India - High earner tax increase could cause fund flight


The former Reserve Bank of India (RBI) governor - Bimal Jalan - is warning that higher income taxes introduced by the government in its budget could trigger a flight of funds from the country, live mint reports.

"In theory, if tax rates are very high, obviously people look for other countries, which have lower interest rates, and also exemptions from income tax," Mr Jalan said. He is the chair of a central bank panel tasked with deciding how much of the RBI's reserves should be transferred to the government.
Finance minister Nirmala Sitharaman increased taxes on people earning more than 10 million rupees ($145,000) a year to a minimum 42.7 per cent, in her budget this month. The increase also affects foreign portfolio investors registered as trusts.

Analysts and traders reportedly cite this as a key reason for foreign investors were net sellers of more than 30 billion rupees of funds from Indian equity markets in July, after foreign investments of over 100 billion rupees in June.
India's BSE index suffered a steep fall of more than 4 per cent to 37,686.37 since July 1. The budget was passed by parliament last week.
At present Indian workers with an annual taxable income of more than 1 million rupees pay 30 per cent of their earnings as income tax plus an additional 4 per cent on the amount of taxes paid.

Under the new budget, people and trusts earning over 5 million rupees a year will pay an additional 10 per cent surcharge. The surcharge will be 15 per cent for those earning more than 10 million rupees.

Speaking to Reuters, Mr Jalan said, "The incentive to borrow or invest domestically is certainly impacted by higher taxes. So investors may be sending money overseas but hopefully, it does not lead to round-tripping," in reference to funds exiting only to later return and evading taxes by this practice.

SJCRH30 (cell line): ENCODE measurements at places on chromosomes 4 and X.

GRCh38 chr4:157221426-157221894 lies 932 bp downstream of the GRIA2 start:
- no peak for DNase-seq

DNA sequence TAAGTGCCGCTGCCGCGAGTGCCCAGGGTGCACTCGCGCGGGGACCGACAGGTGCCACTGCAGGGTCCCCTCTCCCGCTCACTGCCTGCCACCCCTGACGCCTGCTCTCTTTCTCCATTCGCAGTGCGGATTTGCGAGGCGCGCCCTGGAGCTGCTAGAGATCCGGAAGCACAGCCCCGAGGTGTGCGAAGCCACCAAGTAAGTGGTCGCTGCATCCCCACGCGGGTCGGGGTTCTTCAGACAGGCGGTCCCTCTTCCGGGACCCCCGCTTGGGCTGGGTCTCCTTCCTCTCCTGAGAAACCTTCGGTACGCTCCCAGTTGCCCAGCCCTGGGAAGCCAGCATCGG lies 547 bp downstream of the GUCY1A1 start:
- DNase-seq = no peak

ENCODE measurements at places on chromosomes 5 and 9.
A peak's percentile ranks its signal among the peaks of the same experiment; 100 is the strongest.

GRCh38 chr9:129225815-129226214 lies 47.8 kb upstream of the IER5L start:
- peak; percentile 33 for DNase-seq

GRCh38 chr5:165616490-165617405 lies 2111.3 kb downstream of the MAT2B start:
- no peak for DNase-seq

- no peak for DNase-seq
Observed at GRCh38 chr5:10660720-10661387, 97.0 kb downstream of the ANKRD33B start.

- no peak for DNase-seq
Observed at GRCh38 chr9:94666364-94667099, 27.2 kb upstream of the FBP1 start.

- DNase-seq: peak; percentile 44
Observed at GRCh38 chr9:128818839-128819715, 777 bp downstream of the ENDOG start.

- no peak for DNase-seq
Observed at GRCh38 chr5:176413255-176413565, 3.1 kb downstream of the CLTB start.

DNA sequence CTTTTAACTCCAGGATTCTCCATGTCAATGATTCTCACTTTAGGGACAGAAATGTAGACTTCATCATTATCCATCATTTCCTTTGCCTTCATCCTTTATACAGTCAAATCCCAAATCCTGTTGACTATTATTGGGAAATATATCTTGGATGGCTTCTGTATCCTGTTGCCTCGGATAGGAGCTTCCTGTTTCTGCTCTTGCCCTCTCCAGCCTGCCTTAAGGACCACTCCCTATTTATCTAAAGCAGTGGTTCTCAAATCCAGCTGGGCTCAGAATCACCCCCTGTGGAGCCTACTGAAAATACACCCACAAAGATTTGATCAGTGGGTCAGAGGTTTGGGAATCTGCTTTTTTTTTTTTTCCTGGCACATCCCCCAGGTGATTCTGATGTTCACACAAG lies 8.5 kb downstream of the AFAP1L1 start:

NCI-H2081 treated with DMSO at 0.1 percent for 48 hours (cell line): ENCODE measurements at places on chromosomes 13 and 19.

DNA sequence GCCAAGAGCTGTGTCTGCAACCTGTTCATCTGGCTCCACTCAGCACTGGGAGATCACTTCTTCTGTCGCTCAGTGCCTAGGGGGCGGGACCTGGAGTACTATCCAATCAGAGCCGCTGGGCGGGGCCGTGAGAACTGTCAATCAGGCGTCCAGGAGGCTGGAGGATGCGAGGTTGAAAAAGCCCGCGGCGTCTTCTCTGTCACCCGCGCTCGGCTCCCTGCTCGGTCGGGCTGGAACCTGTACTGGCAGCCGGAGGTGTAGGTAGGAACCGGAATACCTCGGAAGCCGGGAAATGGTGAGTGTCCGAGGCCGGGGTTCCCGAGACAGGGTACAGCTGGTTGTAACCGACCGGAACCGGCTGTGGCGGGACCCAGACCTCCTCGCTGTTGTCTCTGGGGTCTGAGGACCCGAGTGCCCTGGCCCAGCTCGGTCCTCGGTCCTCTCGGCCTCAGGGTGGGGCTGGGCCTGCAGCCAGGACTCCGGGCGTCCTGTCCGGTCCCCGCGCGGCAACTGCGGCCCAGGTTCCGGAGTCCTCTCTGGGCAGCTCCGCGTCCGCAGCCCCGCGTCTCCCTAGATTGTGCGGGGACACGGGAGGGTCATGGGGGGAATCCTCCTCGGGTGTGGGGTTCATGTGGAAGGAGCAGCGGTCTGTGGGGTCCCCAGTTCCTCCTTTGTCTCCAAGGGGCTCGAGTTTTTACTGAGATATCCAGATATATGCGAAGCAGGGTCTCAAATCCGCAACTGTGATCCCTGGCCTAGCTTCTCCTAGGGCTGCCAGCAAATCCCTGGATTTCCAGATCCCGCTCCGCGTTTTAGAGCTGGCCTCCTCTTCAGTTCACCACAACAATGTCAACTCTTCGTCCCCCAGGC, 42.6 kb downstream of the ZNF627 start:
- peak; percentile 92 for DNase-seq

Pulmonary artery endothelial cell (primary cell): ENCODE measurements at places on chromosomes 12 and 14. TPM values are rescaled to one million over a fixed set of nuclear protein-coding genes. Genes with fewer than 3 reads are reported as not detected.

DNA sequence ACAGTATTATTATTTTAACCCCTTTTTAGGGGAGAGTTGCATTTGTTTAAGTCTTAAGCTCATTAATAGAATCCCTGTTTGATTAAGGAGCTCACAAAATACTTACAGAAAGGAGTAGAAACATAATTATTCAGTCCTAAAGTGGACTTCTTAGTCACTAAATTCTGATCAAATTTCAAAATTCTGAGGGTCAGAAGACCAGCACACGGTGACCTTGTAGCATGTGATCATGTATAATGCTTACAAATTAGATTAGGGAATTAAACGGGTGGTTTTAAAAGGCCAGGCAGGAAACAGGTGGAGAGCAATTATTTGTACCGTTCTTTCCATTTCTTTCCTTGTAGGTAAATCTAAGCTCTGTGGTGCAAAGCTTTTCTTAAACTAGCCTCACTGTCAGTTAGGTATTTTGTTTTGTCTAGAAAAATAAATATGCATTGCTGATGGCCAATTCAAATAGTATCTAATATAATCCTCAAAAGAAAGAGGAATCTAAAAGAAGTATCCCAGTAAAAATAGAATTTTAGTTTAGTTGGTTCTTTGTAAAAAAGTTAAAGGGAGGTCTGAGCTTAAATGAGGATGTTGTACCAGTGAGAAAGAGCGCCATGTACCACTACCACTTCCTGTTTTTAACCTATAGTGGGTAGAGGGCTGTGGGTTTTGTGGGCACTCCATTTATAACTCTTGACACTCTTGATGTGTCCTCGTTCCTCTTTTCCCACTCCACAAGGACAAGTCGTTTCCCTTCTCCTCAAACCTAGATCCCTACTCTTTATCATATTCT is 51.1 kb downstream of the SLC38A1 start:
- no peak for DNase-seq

India’s corporate tax rate remains one of the top 10 highest globally, despite Sitharaman reducing it from 30 per cent to 25 per cent for companies with annual sales under 4 billion rupees.

There is a belief among some economists that high corporate taxes are one of the reasons for the sluggish private investment that has taken India's economic growth to a 5-year low.

Mr Jalan addressed a highly-debated plan to issue overseas sovereign bonds, saying he thought it would be relatively risk-free, as long as the government sold securities with 15 years and more to maturity.

"I don’t think foreign sovereign bonds make us more vulnerable. Our foreign exchange reserves are good, the current account deficit is low and inflation is low... It has to be long-term borrowing and not short-term borrowing," he said.
The proposal faced criticism from other former RBI governors Raghuram Rajan and Y Venugopal Reddy and from allies of the ruling Bharatiya Janata Party. They argue it could create long-term economic risks by exposing the government's liabilities to currency fluctuations.